Children's Research Centre
Research with and by Children and Young People

2. Children and young people’s rights to express their views

Young people have rights in all matters affecting their lives to:

  • Be consulted
  • Be heard
  • Participate meaningfully
  • Have their best interests as a primary consideration
Illustration of a mentor and a young person

Did you know?

Children’s rights are enshrined in the 1989 United Nations Convention on the Rights of the Child (UNCRC). Practitioners should actively seek opportunities for young people to have the space, voice, audience and influence to express their views in ways which feel safe and supportive (Lundy, 2007). Facilitating children and young people’s involvement in research is one way of doing this.

The application of children's rights in research

In practical terms research which fulfils the aims of UNCRC will provide young people with:
  • Space: in which they have the opportunity to express a view
  • A Voice: facilitated by researchers to express their views
  • An Audience: which is ready to listen to their views
  • Influence: to persuade those in positions of power to act upon their views.
(Lundy 2007) Ensuring children’s rights in research goes beyond the way they are personally regarded and engaged in research. Researchers should also consider what is being investigated and how and if this is in the best interests of young people.

Research with or by children and young people is almost always initiated and facilitated by adults, so it is often influenced by adult agendas (Kim 2016). Young people’s agency to participate in the world and in research about matters which affect them should be nurtured. This involves engaging with and encouraging young people’s natural curiosity about the world. It is important that research reflects the full range of topics that concern children and young people, not just those which adults deem appropriate.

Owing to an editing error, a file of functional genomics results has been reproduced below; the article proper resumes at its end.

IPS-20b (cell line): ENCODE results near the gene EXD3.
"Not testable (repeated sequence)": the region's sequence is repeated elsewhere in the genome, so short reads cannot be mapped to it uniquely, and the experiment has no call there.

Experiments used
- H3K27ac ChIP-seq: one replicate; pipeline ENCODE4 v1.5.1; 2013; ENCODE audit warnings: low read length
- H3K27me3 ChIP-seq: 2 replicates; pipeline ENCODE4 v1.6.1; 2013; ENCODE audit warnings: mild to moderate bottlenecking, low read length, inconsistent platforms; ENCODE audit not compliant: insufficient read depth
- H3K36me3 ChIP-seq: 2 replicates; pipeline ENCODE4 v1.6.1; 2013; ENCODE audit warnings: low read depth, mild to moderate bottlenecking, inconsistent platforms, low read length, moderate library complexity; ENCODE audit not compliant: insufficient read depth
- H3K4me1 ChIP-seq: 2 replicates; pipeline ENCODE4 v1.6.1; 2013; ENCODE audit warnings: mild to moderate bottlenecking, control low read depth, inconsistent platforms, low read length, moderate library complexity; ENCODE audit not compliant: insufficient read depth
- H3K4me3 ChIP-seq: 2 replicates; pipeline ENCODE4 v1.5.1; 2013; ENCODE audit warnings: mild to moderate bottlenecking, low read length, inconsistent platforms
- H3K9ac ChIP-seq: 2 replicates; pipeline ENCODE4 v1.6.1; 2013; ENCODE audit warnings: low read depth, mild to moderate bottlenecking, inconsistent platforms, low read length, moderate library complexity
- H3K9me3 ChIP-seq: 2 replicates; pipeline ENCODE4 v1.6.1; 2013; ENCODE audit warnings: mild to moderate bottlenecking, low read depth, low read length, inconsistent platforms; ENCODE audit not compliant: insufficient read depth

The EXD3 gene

Young people’s capabilities are often under-estimated and their right to choose how to express themselves is often overlooked (Bucknall, 2009). Their participation in research is shaped by adults, rather than themselves. However, in a study with children aged 4-8 years and their practitioners (Murray 2016), children were seen to be capable of basing decisions on evidence, a complex skill often judged to be required for research. Researchers need to support young people to apply inquiry skills they use in their day-to-day lives to matters about which they are curious. Nurturing and developing young people’s skills for inquiry can lead research methods that are most able to reveal young people’s views of the world (Plowright-Pepper, 2020). Go to ‘Recognising young people’s expertise’ in the OUR VOICES resources section.

Article 12 of the UNCRC requires children and young people’s views to be given ‘due weight’, so respecting children and young people’s right to express their views involves more than just them having a say. Having a voice is the right to free expression of views. Participation is concerned with being involved in decision-making that relates to children and young people’s own lives.

It is also important to recognise that children and young people have a right to express a view, not a duty. Sometimes, children and young people might choose not to express their views and this should be respected. Not all children will want to express a view or to undertake their own research. If the right to participate is to be upheld, however, all children should be given the opportunity. It is not acceptable to limit the opportunity to some children and exclude others, including young children and those with special educational needs.

Practitioners should actively seek opportunities for children and young people to have the space, voice, audience and influence to express their views in ways which feel safe and supportive. Facilitating children and young people’s involvement in research is one way of doing this. Young people can participate in research in a range of ways – a SPECTRUM of research approaches. Young people can work with researchers as advisors, as co-researchers or lead research themselves. My Shout provides training for young people to carry out their own research.

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